Have you ever left the movie theater brimming with emotion but not quite sure how to describe or assess what you’d just seen and experienced?Often, we intuitively know whether a movie was “good” or not, but many of us aren’t sure how to glean deeper insights or evaluate the quality and merits of a film.1
I have a great appreciation for films (especially ones made outside the USA), and for years I have taught both individual movies and general tips on how to “read” a film for that deeper meaning. While this article doesn’t tell you everything, I hope the 10-step process below will forever enhance the way you see and understand film.
First, a caveat: these 10 steps aren’t necessarily sequential; in other words, you may perform one or more steps out of sequence or even simultaneously. Each is essential to grasping the story and message of the film.
Step 1: Determine the Genre
If possible, try to find out a film’s genre prior to watching it. There are about 25 major genres today, plus a variety of subgenres. Some genres include:
Western, education, comedy (many kinds, such as screwball, romantic, parody, satire, farce, and black comedy), sports, musical, horror, drama, science fiction, action/adventure, mockumentary, redemption, historical drama, love story, crime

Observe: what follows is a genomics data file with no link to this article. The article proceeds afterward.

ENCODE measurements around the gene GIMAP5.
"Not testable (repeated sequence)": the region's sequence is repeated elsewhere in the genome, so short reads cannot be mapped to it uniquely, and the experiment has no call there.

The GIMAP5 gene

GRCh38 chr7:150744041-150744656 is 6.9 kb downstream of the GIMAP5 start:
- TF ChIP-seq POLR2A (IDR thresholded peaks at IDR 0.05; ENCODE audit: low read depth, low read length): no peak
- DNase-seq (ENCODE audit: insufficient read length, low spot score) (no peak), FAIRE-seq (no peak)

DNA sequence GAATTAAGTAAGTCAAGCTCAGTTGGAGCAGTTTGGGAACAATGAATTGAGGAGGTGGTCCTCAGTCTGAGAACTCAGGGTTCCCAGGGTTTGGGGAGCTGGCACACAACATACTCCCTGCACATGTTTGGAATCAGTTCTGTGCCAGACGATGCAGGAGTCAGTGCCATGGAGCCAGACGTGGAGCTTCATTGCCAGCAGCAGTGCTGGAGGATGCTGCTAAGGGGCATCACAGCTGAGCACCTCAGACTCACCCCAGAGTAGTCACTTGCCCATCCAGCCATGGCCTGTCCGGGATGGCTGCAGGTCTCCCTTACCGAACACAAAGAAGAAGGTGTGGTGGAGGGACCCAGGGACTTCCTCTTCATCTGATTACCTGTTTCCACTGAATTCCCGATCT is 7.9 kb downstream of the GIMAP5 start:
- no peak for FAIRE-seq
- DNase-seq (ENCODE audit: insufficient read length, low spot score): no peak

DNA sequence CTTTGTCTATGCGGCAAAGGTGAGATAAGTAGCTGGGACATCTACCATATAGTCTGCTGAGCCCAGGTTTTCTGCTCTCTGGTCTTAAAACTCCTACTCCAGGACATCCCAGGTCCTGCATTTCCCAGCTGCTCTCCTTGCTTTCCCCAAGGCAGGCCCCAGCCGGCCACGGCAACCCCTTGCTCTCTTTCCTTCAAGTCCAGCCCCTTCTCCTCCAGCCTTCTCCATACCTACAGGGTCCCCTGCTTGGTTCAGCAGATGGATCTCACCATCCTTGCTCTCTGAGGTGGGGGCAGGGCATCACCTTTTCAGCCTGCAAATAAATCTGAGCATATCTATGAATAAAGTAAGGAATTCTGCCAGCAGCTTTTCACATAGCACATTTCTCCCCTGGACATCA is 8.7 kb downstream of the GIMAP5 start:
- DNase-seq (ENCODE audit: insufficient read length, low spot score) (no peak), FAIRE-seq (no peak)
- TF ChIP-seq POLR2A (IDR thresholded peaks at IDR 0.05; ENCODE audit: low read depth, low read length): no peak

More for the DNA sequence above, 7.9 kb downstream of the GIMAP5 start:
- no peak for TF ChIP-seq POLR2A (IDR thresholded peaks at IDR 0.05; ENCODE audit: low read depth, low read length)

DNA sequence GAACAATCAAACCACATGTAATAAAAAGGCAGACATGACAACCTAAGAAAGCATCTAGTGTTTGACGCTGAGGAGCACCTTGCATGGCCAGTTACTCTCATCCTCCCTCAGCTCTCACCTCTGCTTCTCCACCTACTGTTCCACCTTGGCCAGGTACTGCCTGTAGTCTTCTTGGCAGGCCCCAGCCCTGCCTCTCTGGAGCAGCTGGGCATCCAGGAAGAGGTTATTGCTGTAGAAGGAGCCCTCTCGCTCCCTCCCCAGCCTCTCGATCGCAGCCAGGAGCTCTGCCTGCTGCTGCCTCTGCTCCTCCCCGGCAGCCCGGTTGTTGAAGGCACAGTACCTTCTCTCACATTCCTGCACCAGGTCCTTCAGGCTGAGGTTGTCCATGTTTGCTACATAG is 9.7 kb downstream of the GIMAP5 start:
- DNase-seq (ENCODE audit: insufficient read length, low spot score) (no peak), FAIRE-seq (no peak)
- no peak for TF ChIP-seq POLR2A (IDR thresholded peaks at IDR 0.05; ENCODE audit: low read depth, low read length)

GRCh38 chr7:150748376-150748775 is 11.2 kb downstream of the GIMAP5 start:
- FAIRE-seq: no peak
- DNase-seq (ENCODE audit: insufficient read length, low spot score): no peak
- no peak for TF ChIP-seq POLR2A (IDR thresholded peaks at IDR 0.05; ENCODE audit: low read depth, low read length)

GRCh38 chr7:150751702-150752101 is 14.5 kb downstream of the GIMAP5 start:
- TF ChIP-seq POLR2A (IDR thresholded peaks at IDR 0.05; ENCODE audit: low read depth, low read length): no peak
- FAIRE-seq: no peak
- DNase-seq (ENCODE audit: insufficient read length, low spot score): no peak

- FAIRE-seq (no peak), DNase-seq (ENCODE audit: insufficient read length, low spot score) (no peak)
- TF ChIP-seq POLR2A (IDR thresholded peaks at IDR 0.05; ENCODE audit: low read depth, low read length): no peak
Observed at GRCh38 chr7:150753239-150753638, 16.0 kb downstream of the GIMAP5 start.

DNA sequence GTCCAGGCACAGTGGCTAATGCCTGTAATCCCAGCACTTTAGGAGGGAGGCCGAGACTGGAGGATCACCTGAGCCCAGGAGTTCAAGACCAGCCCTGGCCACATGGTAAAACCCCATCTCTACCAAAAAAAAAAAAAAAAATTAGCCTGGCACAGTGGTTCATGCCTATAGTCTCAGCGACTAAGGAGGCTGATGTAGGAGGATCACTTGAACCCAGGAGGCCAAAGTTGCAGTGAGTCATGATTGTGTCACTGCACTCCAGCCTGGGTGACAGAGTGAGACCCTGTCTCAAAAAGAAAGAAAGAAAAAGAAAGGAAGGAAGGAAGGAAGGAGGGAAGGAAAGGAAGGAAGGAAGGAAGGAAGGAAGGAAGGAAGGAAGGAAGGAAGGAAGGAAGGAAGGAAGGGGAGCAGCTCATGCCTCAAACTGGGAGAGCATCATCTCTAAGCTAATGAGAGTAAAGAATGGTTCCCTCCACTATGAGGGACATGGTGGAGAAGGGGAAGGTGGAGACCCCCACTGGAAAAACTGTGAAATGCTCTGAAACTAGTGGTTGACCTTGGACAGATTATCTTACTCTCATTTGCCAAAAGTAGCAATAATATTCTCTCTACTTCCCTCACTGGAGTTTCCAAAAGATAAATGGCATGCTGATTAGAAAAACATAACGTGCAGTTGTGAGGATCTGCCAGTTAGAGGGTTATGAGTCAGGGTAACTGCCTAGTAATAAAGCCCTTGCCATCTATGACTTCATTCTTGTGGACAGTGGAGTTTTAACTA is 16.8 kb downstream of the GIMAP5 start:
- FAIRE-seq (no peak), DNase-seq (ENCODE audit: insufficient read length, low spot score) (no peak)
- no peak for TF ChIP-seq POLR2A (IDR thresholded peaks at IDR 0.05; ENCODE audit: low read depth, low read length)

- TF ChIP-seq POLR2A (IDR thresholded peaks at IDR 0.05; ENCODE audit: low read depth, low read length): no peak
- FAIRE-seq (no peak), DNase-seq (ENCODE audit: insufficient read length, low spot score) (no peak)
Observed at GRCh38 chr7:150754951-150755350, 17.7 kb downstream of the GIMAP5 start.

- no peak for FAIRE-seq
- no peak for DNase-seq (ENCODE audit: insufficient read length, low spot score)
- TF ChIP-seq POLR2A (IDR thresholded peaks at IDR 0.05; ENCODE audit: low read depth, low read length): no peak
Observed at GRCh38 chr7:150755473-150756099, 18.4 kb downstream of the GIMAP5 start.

Each genre has its own specific conventions in terms of setting, roles, events, and values (although these are not carved in stone). These have an impact on how you evaluate the film. For love stories, for example, the basic question to always ask is, “What’s to stop them?” and “Who are the ‘blocking characters” (the forces opposed to love in the story)?
Comedies differ significantly depending on the subgenre, which are distinguished by two factors: the focus of the comic attack and the degree of ridicule.
To the degree that a film is simply escapist entertainment, it should be viewed as such, and there will be little need for theological dialogue with it. But to the degree that a film, whether through fantasy or realism, and even when primarily entertainment, succeeds in artistically depicting life, it engages our lives. As it does, it educates, inviting our response as whole persons, including our religious convictions.
Step 2: Identify the Protagonist’s Quest & Character Arc
All films have at least one protagonist (sometimes more than one). This is the leading character—the hero or heroine who wants something. Protagonists’ journey to obtain the object of their desire (whether it’s love, justice, victory, revenge, freedom, or something else) is called their quest.